George Fisher Baker (1840 - 1931) MP

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Death: Died
Managed by: Doug Robinson
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About George Fisher Baker

http://en.wikipedia.org/wiki/George_Fisher_Baker

George Fisher Baker (March 27, 1840 – May 2, 1931) was a U.S. financier and philanthropist. In 1924 he provided much of the initial funding for Harvard Business School with a grant for $5 million. In reciprocation of this generous donation Harvard made him an honorary Doctor of Laws and named the library after Baker. In addition, he also made several large donations to charitable causes throughout New York City and funded the construction of Baker Field, Columbia University's primary athletic facility. He also provided $2 million for Baker Memorial Library at Dartmouth College, which has since become one of the school's symbols. He was a co-founder—along with his mentor, John Thompson, and Thompson's sons Frederick Ferris Thompson and Samuel C. Thompson—of the First National Bank of the City of New York in 1863. The institution was the first national bank to be chartered in New York City under the National Currency Act of 1863, and is a forerunner of today's Citibank N.A. He became First National's President on September 1, 1877 (aged just 37) and Chairman of the Board in 1909. Mr. Baker's 20,000 shares in the First National Bank were worth twenty million dollars (~$501 million in 2011). He was also the largest stockholder in the Central Railroad of New Jersey. He was a director in 22 corporations, which, together with their subsidiaries, had aggregate resources of $7,272,000,000 and he presumably had stock in at least as many corporations. To add on, he made $25,000,000 in 2 days in a stock exchange event and $42,000,000 in the same week which makes him the fastest money maker so far in the world.


Personal life


Baker, born in Troy, New York, was the son of Eveline Stevens Baker and George Ellis Baker, a shoe-store owner who was elected in 1850 on the Whig ticket to the New York State Assembly. At the age of 14, he entered S.S. Seward Institute in Florida, New York, where he studied geography, bookkeeping, history, and algebra. At 16, he was hired as the junior most clerk in the New York State Banking Department. He enlisted in the 18th Regiment of the Massachusetts Volunteers at the start of the Civil War, and rose to the rank of first lieutenant and adjutant. He married Florence Tucker Baker (daughter of Benjamin Franklin Baker and Sophronia J. Whitney) in 1869, and was the father of:

Evelyn Baker (1870–1936) m. 1891 Howard Bligh St. George
Florence Bellows Baker (1876–1936) m. William Goadby Loew
George Fisher Baker Jr. (1878–1937) m. Edith Brevoort Kane

His son George Fisher Baker, Jr.'s daughter Edith married John M. Schiff of Kuhn, Loeb & Co.


Top Hat LaBaron Pierce-Arrow


In 1929 George Baker commissioned the construction of a one-of-a-kind Pierce-Arrow town car, built by LeBaron, for the wedding of his daughter. The car's uniquely high roof line (5" taller than standard models) was specifically requested by Mr. Baker who wished to wear his top hat while riding. At the time this car was finished, Mr. Baker was one of the 10 richest men in the United States and easily one of the wealthiest individuals in history up to that time.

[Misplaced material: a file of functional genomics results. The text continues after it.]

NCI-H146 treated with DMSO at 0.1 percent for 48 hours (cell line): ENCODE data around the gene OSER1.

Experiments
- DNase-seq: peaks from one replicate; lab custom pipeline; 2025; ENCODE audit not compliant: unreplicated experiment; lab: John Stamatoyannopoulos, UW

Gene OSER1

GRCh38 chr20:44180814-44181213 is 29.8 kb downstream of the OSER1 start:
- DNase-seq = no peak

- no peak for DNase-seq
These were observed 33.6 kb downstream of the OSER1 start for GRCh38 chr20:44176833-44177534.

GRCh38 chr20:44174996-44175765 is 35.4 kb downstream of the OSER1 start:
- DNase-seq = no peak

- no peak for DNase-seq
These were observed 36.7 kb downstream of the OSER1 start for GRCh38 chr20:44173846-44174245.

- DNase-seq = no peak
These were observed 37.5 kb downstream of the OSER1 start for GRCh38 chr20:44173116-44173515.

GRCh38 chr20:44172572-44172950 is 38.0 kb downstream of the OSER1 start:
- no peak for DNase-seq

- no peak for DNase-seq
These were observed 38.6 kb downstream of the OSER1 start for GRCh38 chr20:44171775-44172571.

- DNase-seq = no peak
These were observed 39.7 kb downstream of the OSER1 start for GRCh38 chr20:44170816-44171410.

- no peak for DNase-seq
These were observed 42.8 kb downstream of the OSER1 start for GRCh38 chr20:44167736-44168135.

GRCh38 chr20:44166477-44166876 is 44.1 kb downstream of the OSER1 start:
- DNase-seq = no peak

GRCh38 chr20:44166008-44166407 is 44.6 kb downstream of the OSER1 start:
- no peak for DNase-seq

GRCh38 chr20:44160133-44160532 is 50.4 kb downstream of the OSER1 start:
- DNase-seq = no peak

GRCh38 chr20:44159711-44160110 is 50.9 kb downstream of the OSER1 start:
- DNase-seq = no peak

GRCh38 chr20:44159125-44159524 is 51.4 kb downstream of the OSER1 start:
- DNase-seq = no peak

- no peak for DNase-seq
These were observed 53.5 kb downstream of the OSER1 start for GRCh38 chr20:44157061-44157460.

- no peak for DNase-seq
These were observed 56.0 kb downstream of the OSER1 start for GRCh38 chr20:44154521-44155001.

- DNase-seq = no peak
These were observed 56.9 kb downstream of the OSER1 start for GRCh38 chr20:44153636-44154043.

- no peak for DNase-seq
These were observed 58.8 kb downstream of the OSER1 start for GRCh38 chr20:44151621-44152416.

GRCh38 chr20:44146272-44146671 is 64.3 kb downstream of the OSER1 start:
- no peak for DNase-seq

The vehicle, having been owned by such a prominent figure in American history, has significant historical value. The car was rediscovered in 1978 in a barn in Ohio alongside a Rolls Royce Boat Tail Speedster formerly owned by Fred Astaire.


The unique features of the car reflect the affluence of its former owner. Trim lining in the rear compartment of the car is made of 24 carat gold, as are the perfume dispensers and intercom.


The car is currently part of the White Glove Collection, located in La Crosse, Wisconsin.


Media coverage


The April 14, 1924, Edition of Time Magazine had this to say about Baker:


True, he is twice as rich as the original J. P. Morgan, having a fortune estimated at 200 millions. True, at the age of 84 when he has retired from many directorates, he dominates half a dozen railroads, several banks, scores of industrial concerns.


The March 26, 1934, Time magazine magazine article called Baker


the richest, most powerful and most taciturn commercial banker in U. S. history


A 1934 article in Newsweek describes him as one of the most imposing figures in banking history. In the November 1994 issue of Worth magazine, in an interview with James Grant, editor of a financial newsletter, Baker is described as the hidebound turn-of-the-century banker who always got his loans repaid and was one of Grant's heroes.

-------------------- George Fisher Baker (March 27, 1840 – May 2, 1931) was a U.S. financier and philanthropist. He provided much of the initial funding for Harvard Business School. Beside that, he made several large donations to charitable causes throughout New York City and funded the construction of Baker Field, Columbia University's primary athletic facility. He also provided $2 million for Baker Memorial Library at Dartmouth College, which has since become one of the school's symbols. A co-founder of the First National Bank of New York in 1863, he became the Bank's President in 1877 and Chairman of the Board in 1909. Mr. Baker's 20,000 shares in the First National Bank were worth twenty million dollars. He was also the largest stockholder in the Central Railroad of New Jersey. He was a director in 22 corporations, which, together with their subsidiaries, had aggregate resources of $7,272,000,000 and he presumably had stock in at least as many corporations.

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